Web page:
The bumble bee also pollenates but produces less honey, yet seems to have a bit of a weight problem,(you do the math), which is offset by the fact that it defies the laws of physics just getting around according to Urban legend, giving us all a warm (little engine that could) feeling inside, or at least those of us with a soul.

The yellow jacket is a carnivorous bastard who is protected and fed by the queen herself until it grows up to be a predatory bully among other bullies. Socially anti social bastards....yet, part of the great cycle of life. 

Really, I know little about them all. I learned something today. Yay me. Thanks for the post.

 
Corrie Snell
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I remember being SHOCKED I didn't get stung during my time on the lab, way back in the day.  That was a baaaaaaad year for yellowjackets.  A few years before that, we were having really aggressive yellowjackets towards the end of summer, and I started to wonder what the heck these bugs were good for.  I did a Google search, and learned that they eat soft bodied bugs, but that at the end of summer, when food sources are dwindling, they can get aggressive, and also that's when they seem to start bugging us while eating outdoors.  They want that steak!  I got a tip from a Swiss friend: open a can of cat food, and put it a safe distance from where you want to hang out.  The strong smell of the catfood attracts them, and they leave you (and your steak) alone.  It works just ok.  I've seen them on my artichoke plants in the garden, AND one time I had the incredible experience of having a yellowjacket land on a big chair I was sitting on outiside, I stayed calm and turned around to watch it, it was bathing its face, like a cat.  Then, a tiny inchworm happened along and the yellowjacket stopped bathing, picked up the little worm and SHOVED that thing into it's mouth like a log into a lumbermill!.  It was incredible!  The little worm was equivalent to about a 3'x1' diameter hot dog to a human, and it was gone in a second.  I watched all of this happen inches in front of my face.  AWESOME.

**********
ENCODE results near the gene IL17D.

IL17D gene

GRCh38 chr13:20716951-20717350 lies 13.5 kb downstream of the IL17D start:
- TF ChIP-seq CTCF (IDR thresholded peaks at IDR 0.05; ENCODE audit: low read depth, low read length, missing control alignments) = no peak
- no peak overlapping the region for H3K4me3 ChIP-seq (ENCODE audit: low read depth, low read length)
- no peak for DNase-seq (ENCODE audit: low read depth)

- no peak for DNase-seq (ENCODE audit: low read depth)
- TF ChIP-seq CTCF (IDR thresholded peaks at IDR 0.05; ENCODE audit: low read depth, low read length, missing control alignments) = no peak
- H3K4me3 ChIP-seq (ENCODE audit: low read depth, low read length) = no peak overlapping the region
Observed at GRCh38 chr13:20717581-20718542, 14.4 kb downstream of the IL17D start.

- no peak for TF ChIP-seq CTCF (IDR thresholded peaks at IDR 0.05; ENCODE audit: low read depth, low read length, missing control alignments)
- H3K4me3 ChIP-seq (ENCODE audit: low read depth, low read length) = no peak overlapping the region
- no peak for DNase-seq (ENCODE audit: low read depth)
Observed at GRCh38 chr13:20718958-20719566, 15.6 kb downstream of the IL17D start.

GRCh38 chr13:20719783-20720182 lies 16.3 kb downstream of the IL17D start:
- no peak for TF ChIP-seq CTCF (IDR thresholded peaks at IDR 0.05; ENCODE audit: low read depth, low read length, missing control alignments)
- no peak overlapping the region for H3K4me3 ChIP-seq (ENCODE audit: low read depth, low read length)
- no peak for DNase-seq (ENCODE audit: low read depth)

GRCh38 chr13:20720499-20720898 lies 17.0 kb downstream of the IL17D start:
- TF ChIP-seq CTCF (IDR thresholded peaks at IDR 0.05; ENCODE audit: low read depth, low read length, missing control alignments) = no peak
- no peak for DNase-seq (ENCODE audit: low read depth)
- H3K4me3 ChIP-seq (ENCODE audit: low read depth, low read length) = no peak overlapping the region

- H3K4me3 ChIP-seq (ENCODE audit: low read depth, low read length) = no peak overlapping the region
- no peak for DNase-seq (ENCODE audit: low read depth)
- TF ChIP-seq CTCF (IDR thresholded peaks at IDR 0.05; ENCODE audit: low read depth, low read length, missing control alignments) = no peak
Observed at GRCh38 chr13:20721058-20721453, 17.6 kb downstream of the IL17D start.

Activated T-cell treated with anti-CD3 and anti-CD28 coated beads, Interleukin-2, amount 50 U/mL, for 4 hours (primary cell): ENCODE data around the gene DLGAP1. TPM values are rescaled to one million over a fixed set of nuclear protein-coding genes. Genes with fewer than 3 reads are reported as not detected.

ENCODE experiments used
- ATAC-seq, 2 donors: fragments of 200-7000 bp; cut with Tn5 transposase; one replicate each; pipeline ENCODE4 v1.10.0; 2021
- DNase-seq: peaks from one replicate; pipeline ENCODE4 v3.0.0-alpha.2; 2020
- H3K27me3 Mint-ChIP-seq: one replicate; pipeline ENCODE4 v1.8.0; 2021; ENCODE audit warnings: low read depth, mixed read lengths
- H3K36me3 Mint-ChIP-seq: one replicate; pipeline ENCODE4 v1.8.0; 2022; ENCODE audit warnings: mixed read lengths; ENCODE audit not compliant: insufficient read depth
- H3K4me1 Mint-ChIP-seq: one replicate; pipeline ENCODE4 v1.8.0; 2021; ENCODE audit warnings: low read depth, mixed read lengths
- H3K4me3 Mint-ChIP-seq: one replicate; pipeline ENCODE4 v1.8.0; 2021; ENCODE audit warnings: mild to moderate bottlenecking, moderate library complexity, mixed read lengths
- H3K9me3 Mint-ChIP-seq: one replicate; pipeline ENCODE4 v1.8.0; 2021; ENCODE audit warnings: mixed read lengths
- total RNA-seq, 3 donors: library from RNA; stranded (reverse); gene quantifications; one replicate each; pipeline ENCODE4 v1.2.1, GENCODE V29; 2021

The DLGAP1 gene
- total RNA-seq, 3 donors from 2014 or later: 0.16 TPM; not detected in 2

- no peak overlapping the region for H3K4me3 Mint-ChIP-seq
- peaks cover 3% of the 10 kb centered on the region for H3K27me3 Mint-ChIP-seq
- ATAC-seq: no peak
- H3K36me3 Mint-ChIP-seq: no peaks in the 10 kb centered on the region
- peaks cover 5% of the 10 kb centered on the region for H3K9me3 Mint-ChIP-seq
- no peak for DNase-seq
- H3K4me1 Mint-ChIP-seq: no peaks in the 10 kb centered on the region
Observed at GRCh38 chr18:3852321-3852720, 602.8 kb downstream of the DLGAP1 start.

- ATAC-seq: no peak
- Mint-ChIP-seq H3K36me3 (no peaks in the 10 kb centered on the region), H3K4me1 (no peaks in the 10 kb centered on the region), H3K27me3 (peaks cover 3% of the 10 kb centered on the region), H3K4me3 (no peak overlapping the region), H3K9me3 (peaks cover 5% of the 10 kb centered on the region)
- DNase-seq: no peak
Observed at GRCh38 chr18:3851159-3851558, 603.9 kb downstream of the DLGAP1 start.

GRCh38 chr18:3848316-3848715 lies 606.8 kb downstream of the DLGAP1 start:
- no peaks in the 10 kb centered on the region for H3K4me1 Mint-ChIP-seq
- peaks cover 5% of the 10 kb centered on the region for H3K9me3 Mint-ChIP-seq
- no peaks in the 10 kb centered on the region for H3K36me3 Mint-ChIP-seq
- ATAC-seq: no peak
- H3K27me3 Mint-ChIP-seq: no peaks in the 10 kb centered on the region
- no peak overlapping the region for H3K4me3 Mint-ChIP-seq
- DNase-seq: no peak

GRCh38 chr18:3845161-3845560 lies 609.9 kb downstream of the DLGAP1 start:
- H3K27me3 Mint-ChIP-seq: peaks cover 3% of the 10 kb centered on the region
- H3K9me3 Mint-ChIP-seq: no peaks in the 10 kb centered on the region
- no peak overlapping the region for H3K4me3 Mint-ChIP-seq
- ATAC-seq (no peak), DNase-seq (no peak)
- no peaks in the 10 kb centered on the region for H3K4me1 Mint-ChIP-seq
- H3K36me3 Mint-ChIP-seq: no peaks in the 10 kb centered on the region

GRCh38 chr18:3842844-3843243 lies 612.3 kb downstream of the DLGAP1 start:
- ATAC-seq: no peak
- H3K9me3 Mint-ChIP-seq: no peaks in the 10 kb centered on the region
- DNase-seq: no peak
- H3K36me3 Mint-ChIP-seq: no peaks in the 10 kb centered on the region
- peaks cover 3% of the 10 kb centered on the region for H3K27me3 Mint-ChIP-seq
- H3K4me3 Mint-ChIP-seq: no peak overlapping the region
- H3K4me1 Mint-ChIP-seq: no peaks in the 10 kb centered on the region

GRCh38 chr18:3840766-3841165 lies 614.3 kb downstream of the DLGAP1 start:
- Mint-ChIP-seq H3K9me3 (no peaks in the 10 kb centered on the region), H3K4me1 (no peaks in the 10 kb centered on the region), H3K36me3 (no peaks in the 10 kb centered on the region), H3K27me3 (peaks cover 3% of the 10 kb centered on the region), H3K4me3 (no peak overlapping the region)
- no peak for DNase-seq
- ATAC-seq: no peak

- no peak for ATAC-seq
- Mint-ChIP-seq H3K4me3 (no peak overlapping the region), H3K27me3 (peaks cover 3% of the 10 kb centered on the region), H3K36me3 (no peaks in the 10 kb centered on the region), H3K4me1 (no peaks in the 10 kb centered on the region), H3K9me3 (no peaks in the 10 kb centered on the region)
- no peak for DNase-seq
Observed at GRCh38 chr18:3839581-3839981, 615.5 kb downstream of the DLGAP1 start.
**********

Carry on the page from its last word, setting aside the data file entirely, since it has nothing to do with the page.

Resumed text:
Kyle Neath
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I try to come to peace with most creatures. I figure they serve a purpose. But last year was bad for yellow jackets. Really bad. It gave me a new perspective on when people say they have a "yellowjacket problem" and when people have a yellow jacket problem. When it's dry and they're established, I learned there is no way prevention, no avoidance, no "being at peace" with them. I learned this as three yellow jackets were crawling on my face, one trying to drink from my eyeball while one of my friends told me to "just stay calm and they'll go away". She got bit in the face that day. These creatures have no sense of self-worth. This puts them at the top of the food chain, because they just don't give a single fuck about anything (including staying alive). The queen is the only one that matters, and she never leaves the nest. Every winter all the workers and males die. They thrive on a cycle of assholery and suicide. This spring, I hung up 15 yellow jacket traps around my cabin. It was a really wet winter. We have almost no yellow jackets. I remind myself of how grateful I am for this every single day.

I did learn three very important things last year:

1. It's awesome to watch bald faced hornets dive bomb and tackle yellow jackets mid-air. The hornets have no effect on yellow jacket populations.

2. Yellow jackets love yellow. Tractors are yellow. Get an enclosed cab if you value your sanity.

3. There are few more cathartic experiences than lighting a yellow jacket nest on fire (I know, I know…). You can only get bit so many times before you have to get revenge.